This is the time of year many of us DIYers are eager to get moving on home improvements. But before you start sanding and swinging that hammer, there are a few important things to think about:
What type of surfaces and materials will you be disturbing? Is there chipping paint? Crumbling pipe insulation? Smell of mildew?
If any or all of the above, you’ll need to take some precautions. Why? You may be subjecting yourself and your family to possible health risks, caused by the very particles you’ve disturbed. So, renovate the right way. Here’s how:
Tip #1: Know the composition of the materials you disturb before you even begin – have your home tested!
Mold that you cannot see may be lurking behind your walls. Pipe insulation may contain asbestos fibers. Layers of old paint beneath more recent paint may contain lead. When you disturb these materials, dust and spores from these toxic materials may be released in the air. Then, they may travel through your home’s HVAC system. Once that happens, you’ve contaminated your indoor environment. So, BEFORE you start the project, have a certified microbial inspector do some tests. If you wait until after you’ve disturbed these materials and discover that you have released toxins in the process, the clean up can be very expensive. Worst of all, you may have subjected yourself and your family to real health hazards.
If a test confirms environmental hazards, take appropriate steps to keep yourself and your family safe. Follow these precautions:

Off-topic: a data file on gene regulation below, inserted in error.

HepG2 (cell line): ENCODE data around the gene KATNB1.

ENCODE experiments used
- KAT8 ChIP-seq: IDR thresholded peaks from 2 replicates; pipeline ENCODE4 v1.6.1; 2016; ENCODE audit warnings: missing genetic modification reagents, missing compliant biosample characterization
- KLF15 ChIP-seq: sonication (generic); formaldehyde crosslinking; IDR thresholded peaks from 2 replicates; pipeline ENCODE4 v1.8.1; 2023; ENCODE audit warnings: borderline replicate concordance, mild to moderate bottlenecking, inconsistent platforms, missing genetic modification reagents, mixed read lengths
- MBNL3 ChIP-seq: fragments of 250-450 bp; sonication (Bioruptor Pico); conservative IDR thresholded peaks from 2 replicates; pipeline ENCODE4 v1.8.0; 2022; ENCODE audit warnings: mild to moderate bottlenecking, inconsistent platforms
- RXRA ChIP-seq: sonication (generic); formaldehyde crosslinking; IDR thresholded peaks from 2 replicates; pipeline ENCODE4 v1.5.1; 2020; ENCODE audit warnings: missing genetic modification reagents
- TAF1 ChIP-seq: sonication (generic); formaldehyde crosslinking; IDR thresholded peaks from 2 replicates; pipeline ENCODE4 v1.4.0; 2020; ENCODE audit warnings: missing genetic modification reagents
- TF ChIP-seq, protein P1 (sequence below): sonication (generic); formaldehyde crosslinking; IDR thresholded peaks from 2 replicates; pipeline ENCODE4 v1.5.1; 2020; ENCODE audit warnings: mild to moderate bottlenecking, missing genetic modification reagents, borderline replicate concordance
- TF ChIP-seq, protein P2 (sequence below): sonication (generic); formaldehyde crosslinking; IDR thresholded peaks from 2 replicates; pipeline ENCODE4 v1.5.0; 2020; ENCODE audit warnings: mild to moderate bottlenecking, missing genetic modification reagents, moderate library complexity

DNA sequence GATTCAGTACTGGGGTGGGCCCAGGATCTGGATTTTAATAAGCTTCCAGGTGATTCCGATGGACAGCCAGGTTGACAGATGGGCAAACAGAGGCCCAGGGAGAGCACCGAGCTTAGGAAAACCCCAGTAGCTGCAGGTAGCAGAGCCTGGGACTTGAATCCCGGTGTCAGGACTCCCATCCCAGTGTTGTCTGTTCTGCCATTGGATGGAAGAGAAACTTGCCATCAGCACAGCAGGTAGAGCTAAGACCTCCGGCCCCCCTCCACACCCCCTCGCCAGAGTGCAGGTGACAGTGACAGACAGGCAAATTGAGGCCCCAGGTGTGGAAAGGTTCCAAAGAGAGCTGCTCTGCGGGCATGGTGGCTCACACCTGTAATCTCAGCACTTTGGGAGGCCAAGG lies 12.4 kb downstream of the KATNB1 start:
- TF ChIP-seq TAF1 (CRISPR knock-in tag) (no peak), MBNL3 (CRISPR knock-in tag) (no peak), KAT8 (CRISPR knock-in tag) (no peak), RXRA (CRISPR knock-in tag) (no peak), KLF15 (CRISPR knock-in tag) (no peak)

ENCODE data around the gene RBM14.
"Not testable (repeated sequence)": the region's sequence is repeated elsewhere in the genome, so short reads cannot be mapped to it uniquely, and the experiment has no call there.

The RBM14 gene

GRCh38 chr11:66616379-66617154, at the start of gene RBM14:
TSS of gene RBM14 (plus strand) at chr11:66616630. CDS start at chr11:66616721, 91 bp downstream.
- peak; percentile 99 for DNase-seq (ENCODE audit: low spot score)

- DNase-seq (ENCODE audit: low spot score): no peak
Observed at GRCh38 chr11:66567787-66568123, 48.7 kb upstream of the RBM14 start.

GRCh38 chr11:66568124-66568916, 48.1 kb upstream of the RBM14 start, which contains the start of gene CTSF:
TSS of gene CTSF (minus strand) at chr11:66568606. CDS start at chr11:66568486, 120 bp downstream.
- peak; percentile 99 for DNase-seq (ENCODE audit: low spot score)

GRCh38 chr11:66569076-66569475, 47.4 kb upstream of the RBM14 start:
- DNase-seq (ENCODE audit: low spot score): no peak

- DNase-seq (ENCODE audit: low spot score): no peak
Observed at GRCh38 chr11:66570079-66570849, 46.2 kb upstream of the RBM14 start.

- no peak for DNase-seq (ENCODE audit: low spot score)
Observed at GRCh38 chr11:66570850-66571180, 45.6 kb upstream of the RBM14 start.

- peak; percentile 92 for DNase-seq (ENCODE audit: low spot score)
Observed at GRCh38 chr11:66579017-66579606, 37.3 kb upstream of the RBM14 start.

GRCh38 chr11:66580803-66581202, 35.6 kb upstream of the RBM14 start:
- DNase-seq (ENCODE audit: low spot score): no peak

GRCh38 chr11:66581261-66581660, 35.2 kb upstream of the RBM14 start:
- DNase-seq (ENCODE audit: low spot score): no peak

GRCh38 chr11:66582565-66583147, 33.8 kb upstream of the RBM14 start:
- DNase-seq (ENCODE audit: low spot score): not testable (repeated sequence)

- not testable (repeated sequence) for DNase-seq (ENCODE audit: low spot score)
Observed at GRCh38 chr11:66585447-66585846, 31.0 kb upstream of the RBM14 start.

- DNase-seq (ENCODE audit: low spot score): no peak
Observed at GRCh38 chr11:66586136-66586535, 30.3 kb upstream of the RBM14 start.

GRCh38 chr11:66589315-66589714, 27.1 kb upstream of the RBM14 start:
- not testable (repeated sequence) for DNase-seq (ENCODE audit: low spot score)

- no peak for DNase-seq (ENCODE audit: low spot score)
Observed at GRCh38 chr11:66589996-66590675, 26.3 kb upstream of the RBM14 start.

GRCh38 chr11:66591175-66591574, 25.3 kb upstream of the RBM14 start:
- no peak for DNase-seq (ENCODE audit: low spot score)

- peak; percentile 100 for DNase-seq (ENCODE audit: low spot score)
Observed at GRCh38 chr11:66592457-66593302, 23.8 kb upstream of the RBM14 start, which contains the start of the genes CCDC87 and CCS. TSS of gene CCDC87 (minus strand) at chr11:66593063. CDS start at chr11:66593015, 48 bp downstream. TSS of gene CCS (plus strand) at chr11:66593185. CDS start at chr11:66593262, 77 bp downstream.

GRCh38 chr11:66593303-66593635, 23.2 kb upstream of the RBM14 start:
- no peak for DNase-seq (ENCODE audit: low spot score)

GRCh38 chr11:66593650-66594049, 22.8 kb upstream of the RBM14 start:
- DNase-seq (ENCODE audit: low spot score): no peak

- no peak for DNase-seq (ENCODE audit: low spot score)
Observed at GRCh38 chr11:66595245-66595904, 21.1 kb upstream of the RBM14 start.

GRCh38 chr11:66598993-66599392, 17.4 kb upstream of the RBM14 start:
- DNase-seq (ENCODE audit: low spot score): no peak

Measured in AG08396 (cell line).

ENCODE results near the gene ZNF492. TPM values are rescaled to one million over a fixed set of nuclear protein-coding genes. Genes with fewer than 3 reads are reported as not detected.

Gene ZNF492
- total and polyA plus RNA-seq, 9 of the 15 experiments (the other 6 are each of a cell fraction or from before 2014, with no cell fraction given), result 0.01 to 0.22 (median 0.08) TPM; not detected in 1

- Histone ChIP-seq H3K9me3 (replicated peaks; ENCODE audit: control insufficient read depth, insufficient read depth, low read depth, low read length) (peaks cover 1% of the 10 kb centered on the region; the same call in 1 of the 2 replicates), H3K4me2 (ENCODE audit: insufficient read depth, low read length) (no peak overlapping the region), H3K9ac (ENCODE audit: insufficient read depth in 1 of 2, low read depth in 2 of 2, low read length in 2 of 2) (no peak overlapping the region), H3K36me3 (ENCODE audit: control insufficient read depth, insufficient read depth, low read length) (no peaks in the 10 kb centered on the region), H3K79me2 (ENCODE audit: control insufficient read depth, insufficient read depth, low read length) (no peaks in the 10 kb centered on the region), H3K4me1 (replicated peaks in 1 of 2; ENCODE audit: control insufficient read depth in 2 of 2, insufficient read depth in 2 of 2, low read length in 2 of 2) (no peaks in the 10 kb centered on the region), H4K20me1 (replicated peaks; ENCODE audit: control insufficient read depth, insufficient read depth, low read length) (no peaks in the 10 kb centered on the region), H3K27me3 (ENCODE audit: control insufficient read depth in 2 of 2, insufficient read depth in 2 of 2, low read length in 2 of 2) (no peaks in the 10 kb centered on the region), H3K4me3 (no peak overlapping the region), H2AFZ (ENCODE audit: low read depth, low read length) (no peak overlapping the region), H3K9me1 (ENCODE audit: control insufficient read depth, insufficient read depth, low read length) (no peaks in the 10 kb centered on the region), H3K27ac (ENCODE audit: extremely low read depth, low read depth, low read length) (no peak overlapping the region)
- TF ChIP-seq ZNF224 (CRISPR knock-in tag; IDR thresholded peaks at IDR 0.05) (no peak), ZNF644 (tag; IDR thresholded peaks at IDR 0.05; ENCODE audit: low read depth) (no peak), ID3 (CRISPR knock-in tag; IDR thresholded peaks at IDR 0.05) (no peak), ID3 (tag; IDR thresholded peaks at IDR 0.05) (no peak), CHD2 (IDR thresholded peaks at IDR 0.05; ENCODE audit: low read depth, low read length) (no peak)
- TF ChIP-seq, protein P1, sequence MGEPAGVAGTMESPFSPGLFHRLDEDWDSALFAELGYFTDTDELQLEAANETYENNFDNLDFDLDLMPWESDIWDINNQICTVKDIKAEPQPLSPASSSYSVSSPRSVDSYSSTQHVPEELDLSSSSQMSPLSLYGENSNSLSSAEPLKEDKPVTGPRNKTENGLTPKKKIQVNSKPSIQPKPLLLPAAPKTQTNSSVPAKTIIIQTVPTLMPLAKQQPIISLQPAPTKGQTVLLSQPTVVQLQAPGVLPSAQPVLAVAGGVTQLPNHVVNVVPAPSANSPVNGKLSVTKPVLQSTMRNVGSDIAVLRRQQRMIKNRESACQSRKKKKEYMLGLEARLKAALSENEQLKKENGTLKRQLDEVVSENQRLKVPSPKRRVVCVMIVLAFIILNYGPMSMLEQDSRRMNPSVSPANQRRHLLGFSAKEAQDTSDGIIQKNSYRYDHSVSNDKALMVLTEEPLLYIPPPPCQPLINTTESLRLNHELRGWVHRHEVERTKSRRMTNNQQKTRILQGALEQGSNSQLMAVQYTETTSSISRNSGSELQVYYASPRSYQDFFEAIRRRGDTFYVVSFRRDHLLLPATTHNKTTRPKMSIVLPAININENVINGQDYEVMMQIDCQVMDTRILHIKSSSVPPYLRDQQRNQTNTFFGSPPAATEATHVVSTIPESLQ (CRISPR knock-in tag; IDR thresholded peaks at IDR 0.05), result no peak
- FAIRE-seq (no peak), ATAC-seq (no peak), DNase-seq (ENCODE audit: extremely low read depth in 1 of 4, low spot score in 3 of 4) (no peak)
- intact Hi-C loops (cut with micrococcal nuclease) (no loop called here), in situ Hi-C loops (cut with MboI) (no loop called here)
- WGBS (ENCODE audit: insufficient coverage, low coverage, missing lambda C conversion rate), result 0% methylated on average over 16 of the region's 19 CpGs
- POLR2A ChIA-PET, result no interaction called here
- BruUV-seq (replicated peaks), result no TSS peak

– Evacuate vulnerable family members. While you are working, be sure children, pregnant women, and pets leave the premises for the day. They can return to the house after the work has stopped and the area is thoroughly cleaned. Even a speck of lead dust can cause irreversible damage to one’s health.
– Contain the offending area. Close doors leading to the work area. Then use 4-6 mil plastic sheeting and painter’s tape to seal off the work area. Seal all duct work, doors leading out, and windows with the sheeting. Your goal is to prevent toxins from contaminating the rest of the house.
– Dress for the occasion. Look for a mask or respirator with an N95 rating or higher, which filters out very fine particles. And be sure you wear it for the entire time you are working and cleaning. Also, buy a Tyvek suit to protect your clothes. If the work takes more than a day, leave the Tyvek suit in the contained area. Be sure to cover your feet with booties, which also should never leave the contained area. Once you remove the Tyvek suit and the booties, head to your washing machine, strip, and wash your clothes.
– Avoid sanding. Lead dust accounts for most of the 500,000 pediatric lead-poisoning cases a year. Sanding releases fine lead dust particles, which fly through your air, infiltrating the entire house. Unfortunately, these particles remain in the home for a long time. Therefore, sand as little as possible.
– Clean up well. First, sweep up as much of the dust and debris as you can and put it into a plastic bag, which you then should seal with painter’s tape. Use a HEPA vacuum to remove any remaining lead dust particles. Then use warm water and clean rags to wash all surfaces. Every exposed surface must be cleaned well.
Tip #3: Protect your family from unnecessary health risks.
When the work is done, be sure to have a second environmental inspection performed by a certified testing company to be sure your home has been properly cleaned from lead, asbestos, mold, and other toxins. Otherwise, the health affects can be devastating.
Lead poisoning is shown to cause autism-like symptoms, ADHD, brain damage, lower IQ, and a host of other physical and mental issues. Mold causes asthma, allergies, and other serious respiratory ailments. Asbestos is a carcinogen that can cause lung cancer, mesothelioma, asbestosis and other serious respiratory ailments. Most asbestos-related diseases don’t arise until years after exposure.
Make sure your home is safe for you and your family. Test today.